Asset Management Letter Archive

4Q 2014 Asset Management Letter

February 25, 2015   ·   By   ·   Comments Off on 4Q 2014 Asset Management Letter   ·   Posted in Asset Management Letter Archive, News

One of our colleagues was trudging through the tedium of a 1,300 piece Lego set with his youngest this holiday season when his son blurted out “You’re the best dad ever.”  Point of view is a funny thing sometimes. What is not as important to one set of eyes is highly important to another set. It is with this concept in mind that we come to the end of the year.

The financial marketplace is currently saturated by those with the point of view that the US equity market is a wonderful place to be with very little risk. The GDP from the 3rd quarter was revised to 5%i. The Dow and the S&P 500 have hit all-time highs while gas prices continue to drop. The November unemployment rate came in at 5.8%. It is almost as if the United States has achieved the “Goldilocks” economy (not too hot and not too cold) in spite of global unrest.

Conversely, many could argue that things are not as good as they seem. For instance, with oil dropping into the $50 per barrel level many highly levered energy companies may be in danger. Estimates are that 20% of the high yield bond market is exposed to energy companies and approximately 33% of capital expenditures in the S&P 500 are in the energy industry. Furthermore, the employment situation may be even worse. Since 2007 shale oil companies have added 1.6 million jobs while non-shale states have lost 424,000 jobs. In recent years, the energy industry has added $300 to $400 billion annually to the economy- without this contribution, GDP growth would have been negative and the US would have continued to be in a recession. Add to this the assertion that the energy industry is considered one of the strongest contributors to the middle class demographic and one may make an educated guess about the unintended consequences of extended periods of steep oil price decline.

Thus, is it possible that the five percent swings we have seen in the US markets since September are a more reasonable expectation of future market behavior than the past two years now that quantitative easing has ended?  Is it possible that the Federal Reserve’s promise to be “patient” is only dust in the wind and the market is a far more complex system than a central bank can control? Will the market falter when liquidity standards are tightened on leveraged entities?  Our most recent experience with significant systemic leverage in the marketplace didn’t go so well in 2008/09.

We bring this point of view to light for many reasons. Our intention is not to scare you into believing another Great Recession is around the corner. However, we do feel that risk is greatest when investors feel the most complacent. It seems like a contradiction, but no one wants to buy assets when they are on sale. Having the willpower to  buy when others are scared is very difficult and is the reason we believe many pundits who practice this same discipline recommend that others just buy index funds (Buffett and Swensen come to mind). The masses are probably better served holding an index fund with low fees over a sixty year cycle and never selling , if they have that same conviction to not sell when the market goes down 50% from top to bottom (as it has twice in the past fifteen years). Of course, therein lies the rub. The same group that does not have the discipline to identify and hold individual equities through a market cycle is now expected to display conviction with their low cost index funds. It is enough to make a person’s head swim.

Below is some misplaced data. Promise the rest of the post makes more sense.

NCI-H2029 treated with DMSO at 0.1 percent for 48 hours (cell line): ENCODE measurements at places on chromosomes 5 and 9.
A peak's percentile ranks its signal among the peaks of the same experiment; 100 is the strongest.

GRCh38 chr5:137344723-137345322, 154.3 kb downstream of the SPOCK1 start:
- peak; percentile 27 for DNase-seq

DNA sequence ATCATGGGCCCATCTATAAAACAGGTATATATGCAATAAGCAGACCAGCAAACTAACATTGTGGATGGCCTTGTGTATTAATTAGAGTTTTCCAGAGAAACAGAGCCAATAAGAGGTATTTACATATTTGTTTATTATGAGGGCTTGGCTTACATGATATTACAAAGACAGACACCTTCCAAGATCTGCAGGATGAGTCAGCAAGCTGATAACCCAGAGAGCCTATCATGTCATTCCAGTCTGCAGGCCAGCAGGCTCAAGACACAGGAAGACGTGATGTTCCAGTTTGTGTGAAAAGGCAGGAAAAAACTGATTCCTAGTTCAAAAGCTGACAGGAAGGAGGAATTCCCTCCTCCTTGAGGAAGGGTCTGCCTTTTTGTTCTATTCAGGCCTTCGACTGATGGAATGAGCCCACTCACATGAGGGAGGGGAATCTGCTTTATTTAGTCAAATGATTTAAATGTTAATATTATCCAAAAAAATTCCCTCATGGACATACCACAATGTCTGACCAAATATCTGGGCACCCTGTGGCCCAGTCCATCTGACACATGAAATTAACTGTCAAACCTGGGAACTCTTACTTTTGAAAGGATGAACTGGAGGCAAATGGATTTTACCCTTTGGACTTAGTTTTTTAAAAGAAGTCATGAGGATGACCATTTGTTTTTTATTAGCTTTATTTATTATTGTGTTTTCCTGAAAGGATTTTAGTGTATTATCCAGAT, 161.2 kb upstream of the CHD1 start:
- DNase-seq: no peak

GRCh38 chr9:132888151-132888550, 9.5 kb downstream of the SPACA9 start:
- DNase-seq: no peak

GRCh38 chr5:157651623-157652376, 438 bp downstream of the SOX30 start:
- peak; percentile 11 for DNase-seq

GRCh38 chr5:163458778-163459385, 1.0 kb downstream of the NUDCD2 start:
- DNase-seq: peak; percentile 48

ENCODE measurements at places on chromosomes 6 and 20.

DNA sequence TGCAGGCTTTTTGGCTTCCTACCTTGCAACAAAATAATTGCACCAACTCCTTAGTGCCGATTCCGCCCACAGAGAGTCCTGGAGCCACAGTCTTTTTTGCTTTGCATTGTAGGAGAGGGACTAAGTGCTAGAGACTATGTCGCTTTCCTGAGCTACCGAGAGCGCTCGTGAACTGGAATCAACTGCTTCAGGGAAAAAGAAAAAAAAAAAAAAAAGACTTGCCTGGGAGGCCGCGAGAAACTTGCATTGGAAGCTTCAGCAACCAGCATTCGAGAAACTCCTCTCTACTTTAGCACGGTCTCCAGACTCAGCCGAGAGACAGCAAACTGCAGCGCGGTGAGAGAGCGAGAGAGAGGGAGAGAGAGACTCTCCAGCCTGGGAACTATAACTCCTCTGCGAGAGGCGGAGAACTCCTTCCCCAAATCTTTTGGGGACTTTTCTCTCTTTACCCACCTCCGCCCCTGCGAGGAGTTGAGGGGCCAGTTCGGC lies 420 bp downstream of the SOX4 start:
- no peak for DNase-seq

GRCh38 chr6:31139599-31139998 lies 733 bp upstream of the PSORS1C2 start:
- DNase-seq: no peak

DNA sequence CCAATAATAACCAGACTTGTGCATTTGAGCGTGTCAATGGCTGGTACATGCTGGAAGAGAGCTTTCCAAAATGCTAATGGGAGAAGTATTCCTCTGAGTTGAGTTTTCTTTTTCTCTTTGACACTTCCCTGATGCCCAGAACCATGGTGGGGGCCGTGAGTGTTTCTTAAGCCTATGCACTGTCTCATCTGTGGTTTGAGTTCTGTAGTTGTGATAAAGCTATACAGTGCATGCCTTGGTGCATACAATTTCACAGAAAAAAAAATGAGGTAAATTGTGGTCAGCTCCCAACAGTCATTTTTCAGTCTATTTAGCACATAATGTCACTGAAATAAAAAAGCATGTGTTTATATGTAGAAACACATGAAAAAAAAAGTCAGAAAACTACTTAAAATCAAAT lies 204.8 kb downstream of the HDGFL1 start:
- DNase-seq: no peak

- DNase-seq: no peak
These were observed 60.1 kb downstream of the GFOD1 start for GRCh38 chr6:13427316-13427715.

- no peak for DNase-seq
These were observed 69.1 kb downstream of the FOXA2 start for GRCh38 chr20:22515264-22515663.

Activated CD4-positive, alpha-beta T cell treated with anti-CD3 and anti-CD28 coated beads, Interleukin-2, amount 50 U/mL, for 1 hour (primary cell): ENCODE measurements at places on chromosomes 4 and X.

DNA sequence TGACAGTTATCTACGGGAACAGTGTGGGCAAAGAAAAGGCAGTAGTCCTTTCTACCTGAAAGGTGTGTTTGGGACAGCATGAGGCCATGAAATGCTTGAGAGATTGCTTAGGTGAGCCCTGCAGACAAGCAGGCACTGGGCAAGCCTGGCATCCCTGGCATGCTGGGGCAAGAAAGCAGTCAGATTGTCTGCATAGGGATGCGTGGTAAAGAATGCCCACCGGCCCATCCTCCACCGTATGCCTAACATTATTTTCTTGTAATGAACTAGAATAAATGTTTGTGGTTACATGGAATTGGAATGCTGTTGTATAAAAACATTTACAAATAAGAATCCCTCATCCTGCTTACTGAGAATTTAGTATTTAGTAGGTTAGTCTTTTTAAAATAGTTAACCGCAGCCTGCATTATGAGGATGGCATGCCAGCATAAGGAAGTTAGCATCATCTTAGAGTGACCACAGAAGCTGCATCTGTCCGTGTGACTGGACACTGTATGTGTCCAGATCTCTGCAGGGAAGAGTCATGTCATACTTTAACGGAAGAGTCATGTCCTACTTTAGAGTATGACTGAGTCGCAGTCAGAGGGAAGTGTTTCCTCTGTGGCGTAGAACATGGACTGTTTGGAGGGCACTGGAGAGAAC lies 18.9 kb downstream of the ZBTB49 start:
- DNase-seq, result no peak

As an aside, we do think there is a time for index funds and there is a time for active funds. Right now we are not huge fans of index funds because we feel the risk is higher than many realize. However, when the market falls to cheap levels we will likely become index fans again. It is our feeling currently that our clients are best served with managers who look at the entire investment picture and attempt to find value across the board and this may mean they diversify among  several asset classes. This, of course, means that sometimes our investment decisions do not always move in the same direction as the general market or else we would not be diversified. Last year was a prime example when it did not pay to be diversified. However, we have seen this before in the late 90’s with the “all tech and all growth” movement and then in the mid 2000’s with the “all real estate” movement.  Historically, though, it does pay to have a diversified portfolio and given the risk profile of the majority of our clientele, we feel compelled to invest in a diversified portfolio of highly disciplined managers who can discern between values and value traps.

We always appreciate your point of view and we hope you have enjoyed ours this quarter. Please call us with any changes to your risk tolerance or financial goals. Of course, you can also just call us to tell us your “Best Dad/Mom ever” stories.